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Erythrina vespertilio Benth. 1848
pronounced: er-ith-RY-nuh ves-per-TY-lee-oh
(Fabaceae – the pea family)
subfamily: Faboideae – the bean subfamily
common names: Bat’s Wing Coral Tree, Grey Corkwood
This deciduous tree can be found growing in areas with climates ranging from warm sub-humid to hot semi-arid, from northern NSW to northern Queensland and across the NT to northern Western Australia; but it is mainly a tree of dry and semi-dry rainforest.
It may attain a height of 30 m in rainforest, with a trunk diameter of up to 80 cm, but is usually smaller and shorter in open forest.
The stem is erect, stout, with rough bark, sparsely branching. The leaves are trifoliate, with leaflets broadly wedge-shaped at the base and 12 cm or so wide. The leaves vary in shape according to the age of the tree: those on young trees are particularly ornamental. Between July and November, while the tree is temporarily leafless, 3–4 cm long, red pea-type flowers hang from the tree in long racemes. Their nectar is very popular with honey-eating birds. The flowers are followed by dark brown, narrow pods about 12 cm in length, constricted around the seeds. The 4–6 orange or scarlet bean-shaped seeds in the pod ripen from April to June.
Mature trees may have a pale trunk, or have bark with irregular streaks of orange and green. There are usually stout prickles scattered over the trunk, becoming denser on the limbs and twigs. Leaves on juvenile plants may also have small prickles on both surfaces. Seeds germinate within a few days if the seed coat is nicked: seedlings grow rapidly. The tree may also be propagated from cuttings. Young trees need to be protected from animals who seek to eat their leaves, until the leaves and twigs reach a safe height.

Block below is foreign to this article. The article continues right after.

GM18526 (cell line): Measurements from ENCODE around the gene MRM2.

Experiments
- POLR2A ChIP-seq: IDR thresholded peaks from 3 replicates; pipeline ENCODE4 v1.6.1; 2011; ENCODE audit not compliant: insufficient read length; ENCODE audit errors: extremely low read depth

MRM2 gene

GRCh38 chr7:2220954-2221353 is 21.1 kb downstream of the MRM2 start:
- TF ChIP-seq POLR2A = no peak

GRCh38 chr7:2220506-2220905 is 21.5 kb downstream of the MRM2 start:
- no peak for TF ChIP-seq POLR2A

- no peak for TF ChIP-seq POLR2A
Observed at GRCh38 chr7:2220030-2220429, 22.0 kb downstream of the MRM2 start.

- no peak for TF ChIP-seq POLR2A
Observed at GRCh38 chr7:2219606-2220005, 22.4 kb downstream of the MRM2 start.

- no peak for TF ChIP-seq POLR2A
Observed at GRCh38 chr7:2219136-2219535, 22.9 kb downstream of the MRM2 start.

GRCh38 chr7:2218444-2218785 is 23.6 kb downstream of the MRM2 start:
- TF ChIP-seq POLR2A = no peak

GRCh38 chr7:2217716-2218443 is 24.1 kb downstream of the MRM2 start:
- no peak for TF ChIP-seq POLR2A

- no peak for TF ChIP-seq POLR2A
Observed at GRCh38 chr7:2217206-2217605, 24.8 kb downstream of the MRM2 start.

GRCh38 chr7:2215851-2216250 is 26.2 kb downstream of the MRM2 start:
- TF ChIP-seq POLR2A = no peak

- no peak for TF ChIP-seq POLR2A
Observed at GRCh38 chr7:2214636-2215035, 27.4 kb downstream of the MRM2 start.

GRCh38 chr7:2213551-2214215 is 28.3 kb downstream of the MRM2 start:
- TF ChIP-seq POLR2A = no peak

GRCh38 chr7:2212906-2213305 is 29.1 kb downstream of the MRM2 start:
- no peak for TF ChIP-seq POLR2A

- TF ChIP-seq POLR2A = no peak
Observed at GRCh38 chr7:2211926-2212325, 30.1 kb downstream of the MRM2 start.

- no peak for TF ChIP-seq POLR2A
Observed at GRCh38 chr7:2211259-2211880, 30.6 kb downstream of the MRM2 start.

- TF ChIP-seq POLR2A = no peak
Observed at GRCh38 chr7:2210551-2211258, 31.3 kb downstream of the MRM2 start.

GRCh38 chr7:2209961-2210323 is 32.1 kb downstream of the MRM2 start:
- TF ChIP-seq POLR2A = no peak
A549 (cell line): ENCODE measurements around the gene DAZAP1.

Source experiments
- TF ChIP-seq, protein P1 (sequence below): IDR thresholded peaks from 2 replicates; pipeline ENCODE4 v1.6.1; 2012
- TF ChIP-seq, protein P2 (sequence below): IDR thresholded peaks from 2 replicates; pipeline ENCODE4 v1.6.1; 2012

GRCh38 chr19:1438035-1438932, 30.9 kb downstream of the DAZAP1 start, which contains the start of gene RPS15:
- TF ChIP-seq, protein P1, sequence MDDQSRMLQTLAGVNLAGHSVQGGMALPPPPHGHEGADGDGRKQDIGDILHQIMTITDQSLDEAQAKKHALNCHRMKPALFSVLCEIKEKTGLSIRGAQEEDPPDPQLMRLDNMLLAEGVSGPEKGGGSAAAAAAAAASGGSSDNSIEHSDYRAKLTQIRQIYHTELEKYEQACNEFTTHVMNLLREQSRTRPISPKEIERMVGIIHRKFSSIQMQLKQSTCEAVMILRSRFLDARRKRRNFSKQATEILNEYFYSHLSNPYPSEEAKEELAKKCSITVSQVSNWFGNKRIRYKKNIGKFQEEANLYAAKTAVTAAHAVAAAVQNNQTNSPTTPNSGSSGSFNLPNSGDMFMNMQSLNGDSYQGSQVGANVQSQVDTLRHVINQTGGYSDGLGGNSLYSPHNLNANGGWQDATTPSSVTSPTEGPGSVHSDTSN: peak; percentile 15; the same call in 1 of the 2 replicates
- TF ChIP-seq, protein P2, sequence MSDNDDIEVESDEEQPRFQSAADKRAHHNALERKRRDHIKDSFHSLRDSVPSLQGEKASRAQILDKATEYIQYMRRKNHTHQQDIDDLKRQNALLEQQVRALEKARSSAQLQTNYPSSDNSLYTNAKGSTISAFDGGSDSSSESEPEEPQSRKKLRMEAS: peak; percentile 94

Larvae of the moth Paralacydes maculifascia are reported to have been found feeding on the tree.
The tree often features in Aboriginal mythology. The soft timber was highly regarded by the Aborigines, and they used it for carrying vessels and shields. The timber was also used as a base for fire-lighting by friction. Early settlers often used the wood as brake blocks on carts and wagons, as well as for floats for fishing nets, and for polo balls. A tea made from the dried leaves is a sedative. The very hard orange seeds have long been used in making jewellery.
Information about medicinal qualities of plants, or about their use as medicines, is for interest only, and is not intended to be used as a guide for the treatment of medical conditions.
Photographs taken in Nelly Bay 2010
Page last updated 30th November 2016